The people's voice of reason

The Three Horsemen of Alabama

Hey, aren’t there supposed to be four? Yup, but right now I am not talking about the Apocalypse. I am going to write about something I never write about. In the ten-plus years of Robservations, I honestly cannot think of a time I have written an entire piece about sports. A little here and there but never the whole kit-and-caboodle. It is not because I don’t like sports. I love sports and played them for the better part of my life. It is just that getting wrapped up in debates about guys and girls playing games is really not my idea of fun. Besides, to me, if you did not shoot down 10–352 airplanes in World War II or fly bomber missions over the German Reich, for the most part and of course there are exceptions, I am pretty much unimpressed. Yet here I am and here goes nothing.

1. THE HEISMAN TROPHY. I have to be totally honest with you. In my non-sports centered mind, this has become one of the most overrated discussions in college football. I love college football but I hate this constant “Race for the Heisman” crap these sportscasters push on us from the very first day of the season. How many times have you turned on the television and before a single game has been played, before a single snap of the ball, these guys on College Gameday or SportsCenter are pushing for so-and-so before he has even stepped on the field? Ummmm, often. To be honest, I really do not think this conversation should even come up until the season is at least half over. Just because someone had a great season the year before does not mean in August of the following year, he should automatically be the Heisman front runner. Let the kids play and let’s see what shakes out.

Next, this is my biggest beef. Sometimes I would like to remind these sports pundits that believe it or not, there are actually positions on the field other than quarterback. Can you believe it? I know, heresy!! There are actually other young men, in other positions, who play the game, too. When you listen to these analysts, you might not remember that. Since 2000, in the 20 Heisman races this century, 17 have gone to quarterbacks: SEVENTEEN. In decades past, you at least saw other positions being honored. Whether running backs, halfbacks or receivers, it was recognized that the most outstanding player on the field was sometimes someone other than the signal caller. Let me be totally clear here, I fully recognize that many times the best player is the QB. Last year, Joe Burrows is the perfect example of that. But when I watch the Heisman presentation, year after year not only does a quarterback get the award, he is often surrounded by other quarterbacks in the hunt. If they want to only award the Heisman to the best college quarterback, then so be it. At least be honest about it. There are other players on the field whose efforts are worthy of notice. And here is a dirty thought. Sometimes that guy might actually play defense.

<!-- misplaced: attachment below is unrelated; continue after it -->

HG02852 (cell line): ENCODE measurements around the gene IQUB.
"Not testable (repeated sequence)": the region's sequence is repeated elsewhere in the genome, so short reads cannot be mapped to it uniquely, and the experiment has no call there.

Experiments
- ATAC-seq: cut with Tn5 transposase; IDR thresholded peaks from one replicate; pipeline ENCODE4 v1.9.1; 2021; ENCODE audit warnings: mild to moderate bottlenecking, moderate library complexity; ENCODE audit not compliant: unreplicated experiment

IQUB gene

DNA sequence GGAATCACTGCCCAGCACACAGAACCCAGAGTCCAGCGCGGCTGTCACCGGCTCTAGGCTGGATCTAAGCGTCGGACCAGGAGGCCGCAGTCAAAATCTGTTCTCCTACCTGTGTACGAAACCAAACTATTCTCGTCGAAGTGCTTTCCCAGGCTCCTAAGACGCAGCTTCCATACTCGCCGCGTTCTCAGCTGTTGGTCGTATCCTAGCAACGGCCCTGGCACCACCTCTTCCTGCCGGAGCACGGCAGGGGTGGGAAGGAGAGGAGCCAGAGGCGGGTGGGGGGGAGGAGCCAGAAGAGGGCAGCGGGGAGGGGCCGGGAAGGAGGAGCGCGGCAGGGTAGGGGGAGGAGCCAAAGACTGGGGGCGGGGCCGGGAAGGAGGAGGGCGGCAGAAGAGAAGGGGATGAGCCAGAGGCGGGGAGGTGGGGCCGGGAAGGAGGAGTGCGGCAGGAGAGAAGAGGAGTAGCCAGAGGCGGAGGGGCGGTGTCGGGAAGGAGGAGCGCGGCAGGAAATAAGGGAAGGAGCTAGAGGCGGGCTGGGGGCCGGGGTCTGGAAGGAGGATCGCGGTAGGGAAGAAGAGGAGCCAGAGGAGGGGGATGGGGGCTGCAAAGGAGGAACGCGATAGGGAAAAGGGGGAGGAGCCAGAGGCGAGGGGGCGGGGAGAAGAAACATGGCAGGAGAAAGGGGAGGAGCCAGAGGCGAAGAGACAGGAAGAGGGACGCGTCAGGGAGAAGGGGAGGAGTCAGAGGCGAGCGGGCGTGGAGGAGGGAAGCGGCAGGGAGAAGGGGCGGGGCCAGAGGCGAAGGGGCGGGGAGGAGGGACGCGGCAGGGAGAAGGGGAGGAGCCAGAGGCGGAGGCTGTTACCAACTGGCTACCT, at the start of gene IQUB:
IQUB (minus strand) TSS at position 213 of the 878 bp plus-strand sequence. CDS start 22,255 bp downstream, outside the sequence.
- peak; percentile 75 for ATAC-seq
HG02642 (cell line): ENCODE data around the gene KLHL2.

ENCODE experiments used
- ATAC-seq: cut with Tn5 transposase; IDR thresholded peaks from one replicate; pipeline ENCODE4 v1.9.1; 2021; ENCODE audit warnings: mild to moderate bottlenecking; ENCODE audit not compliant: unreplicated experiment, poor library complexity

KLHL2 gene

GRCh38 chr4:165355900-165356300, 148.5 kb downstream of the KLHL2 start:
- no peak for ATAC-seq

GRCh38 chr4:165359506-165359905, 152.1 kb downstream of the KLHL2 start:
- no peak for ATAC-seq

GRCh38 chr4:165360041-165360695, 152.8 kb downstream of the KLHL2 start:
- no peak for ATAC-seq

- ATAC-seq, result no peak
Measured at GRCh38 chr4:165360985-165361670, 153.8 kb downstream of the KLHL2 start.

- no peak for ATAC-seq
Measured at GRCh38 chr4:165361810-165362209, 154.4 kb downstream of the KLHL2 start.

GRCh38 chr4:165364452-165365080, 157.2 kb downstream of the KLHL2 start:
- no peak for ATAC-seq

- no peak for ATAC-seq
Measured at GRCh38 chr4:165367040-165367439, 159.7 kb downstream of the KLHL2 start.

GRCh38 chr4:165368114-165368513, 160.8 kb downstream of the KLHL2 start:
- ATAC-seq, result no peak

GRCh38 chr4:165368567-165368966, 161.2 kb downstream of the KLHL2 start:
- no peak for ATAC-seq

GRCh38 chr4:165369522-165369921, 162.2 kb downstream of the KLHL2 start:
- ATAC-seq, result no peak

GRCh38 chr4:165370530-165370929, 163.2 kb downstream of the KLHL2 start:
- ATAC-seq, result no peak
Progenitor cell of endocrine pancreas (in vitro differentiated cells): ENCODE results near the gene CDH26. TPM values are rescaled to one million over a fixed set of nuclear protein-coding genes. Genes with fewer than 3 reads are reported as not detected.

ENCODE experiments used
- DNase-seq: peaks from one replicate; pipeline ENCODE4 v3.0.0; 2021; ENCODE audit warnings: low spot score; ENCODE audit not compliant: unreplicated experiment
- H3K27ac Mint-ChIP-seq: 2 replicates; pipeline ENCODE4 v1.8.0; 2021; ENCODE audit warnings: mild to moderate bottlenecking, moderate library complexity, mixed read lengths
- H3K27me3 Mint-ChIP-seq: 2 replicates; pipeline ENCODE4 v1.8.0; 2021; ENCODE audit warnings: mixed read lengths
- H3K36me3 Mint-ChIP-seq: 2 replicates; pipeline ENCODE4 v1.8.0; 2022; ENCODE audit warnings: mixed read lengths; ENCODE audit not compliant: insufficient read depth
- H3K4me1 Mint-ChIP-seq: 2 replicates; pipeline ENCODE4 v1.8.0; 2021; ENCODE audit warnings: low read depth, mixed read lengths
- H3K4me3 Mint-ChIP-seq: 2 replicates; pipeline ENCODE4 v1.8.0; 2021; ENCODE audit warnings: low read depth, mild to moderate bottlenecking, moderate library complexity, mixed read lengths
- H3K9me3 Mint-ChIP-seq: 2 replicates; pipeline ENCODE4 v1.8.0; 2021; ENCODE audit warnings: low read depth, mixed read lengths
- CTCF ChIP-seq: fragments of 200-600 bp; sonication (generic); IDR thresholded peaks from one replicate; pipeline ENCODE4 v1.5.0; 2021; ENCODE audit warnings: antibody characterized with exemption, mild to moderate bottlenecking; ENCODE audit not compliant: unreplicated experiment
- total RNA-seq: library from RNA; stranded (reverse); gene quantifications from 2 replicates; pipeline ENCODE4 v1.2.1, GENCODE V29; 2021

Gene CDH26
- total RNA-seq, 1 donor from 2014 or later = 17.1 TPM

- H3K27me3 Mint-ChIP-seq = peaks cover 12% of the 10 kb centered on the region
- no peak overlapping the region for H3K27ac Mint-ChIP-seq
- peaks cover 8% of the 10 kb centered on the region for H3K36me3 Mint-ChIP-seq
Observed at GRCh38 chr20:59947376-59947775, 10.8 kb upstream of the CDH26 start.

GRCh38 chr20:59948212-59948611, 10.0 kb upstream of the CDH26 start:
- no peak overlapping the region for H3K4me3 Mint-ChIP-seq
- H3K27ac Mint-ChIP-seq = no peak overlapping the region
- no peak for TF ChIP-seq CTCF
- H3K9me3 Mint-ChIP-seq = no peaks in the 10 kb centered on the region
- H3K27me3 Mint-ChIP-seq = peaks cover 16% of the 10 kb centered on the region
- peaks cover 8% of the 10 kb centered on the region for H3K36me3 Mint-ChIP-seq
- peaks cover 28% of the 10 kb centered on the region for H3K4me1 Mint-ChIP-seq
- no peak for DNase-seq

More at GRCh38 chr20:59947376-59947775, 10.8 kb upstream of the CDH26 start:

2. NEXT, LET’S TALK ALABAMA. Being a Tennessee guy, this is actually not hard for me to discuss. In 1924, that continually overrated school nestled in South Bend, Ind. had four players who were called the “Four Horsemen of Notre Dame.” For their time they were pretty good players and made headlines that entire season. When I look at the threesome of Mac Jones, DeVonta Smith and Najee Harris, I like to call them the “Three Horsemen of Alabama.” Okay, if you want a fourth, throw in Saban. It is the first time in history that three of the top five Heisman vote recipients have come from the same team. In my not so humble opinion, they should be three of the four finalists – period! I am not going to go through all their numbers right now but we all know where they can be found. What those three accomplished together this year is insane. But watching them play and listening to the announcers, too often you would get the same feeling that there are no other players on the field other than quarterbacks. It was not until the final two games that even some of the most ardent “we hate everybody but quarterbacks” crowd started having to admit what Smith and Harris have accomplished this season. But too often all we ever heard about was Kyle Trask of Florida or Trevor Lawrence of Clemson. It was almost as if these gushing male announcers wanted to have Trask’s or Lawrence’s baby. Annoying to say the least.

During the SEC Championship game, they kept talking up Trask and all of his touchdowns on the season; comparing him to Joe Burrows from last year. But here is the only stat I want to put in here. Yes, Trask threw for 45 touchdowns and Jones threw for “only” 33 but Florida only had 11 rushing touchdowns while ’Bama had 35, 24 of those by Harris (2 in the SEC Championship game alone). This simply tells me that Alabama had the more balanced offense. I guess Jones could have thrown a bunch of short TD passes to boost his numbers but why? Throwing a lot of touchdowns in today’s pass-¬happy football world should not be a sole indicator of Heisman potential. Yeah, but Trask threw for . . . blah, blah, blah, blah, blah.

In short, in a perfect, intellectually honest world, Harris, Jones and Smith along with either Lawrence or Trask should be sitting in the virtual presentation on 5 January. I really do not care about the two non-Bama guys because neither should get the award above Bama’s three although Harris was dutifully snubbed and will not be in contention. That, folks, is a shame. I for one would like to see a non-quarterback finally win. It is interesting to note that the last two non-QBs to win were both Alabama running backs. By the time this column hits the streets, the award presentation will have been made and hopefully the Heisman will have made its way back here to Alabama where in 2020, it most certainly belongs.


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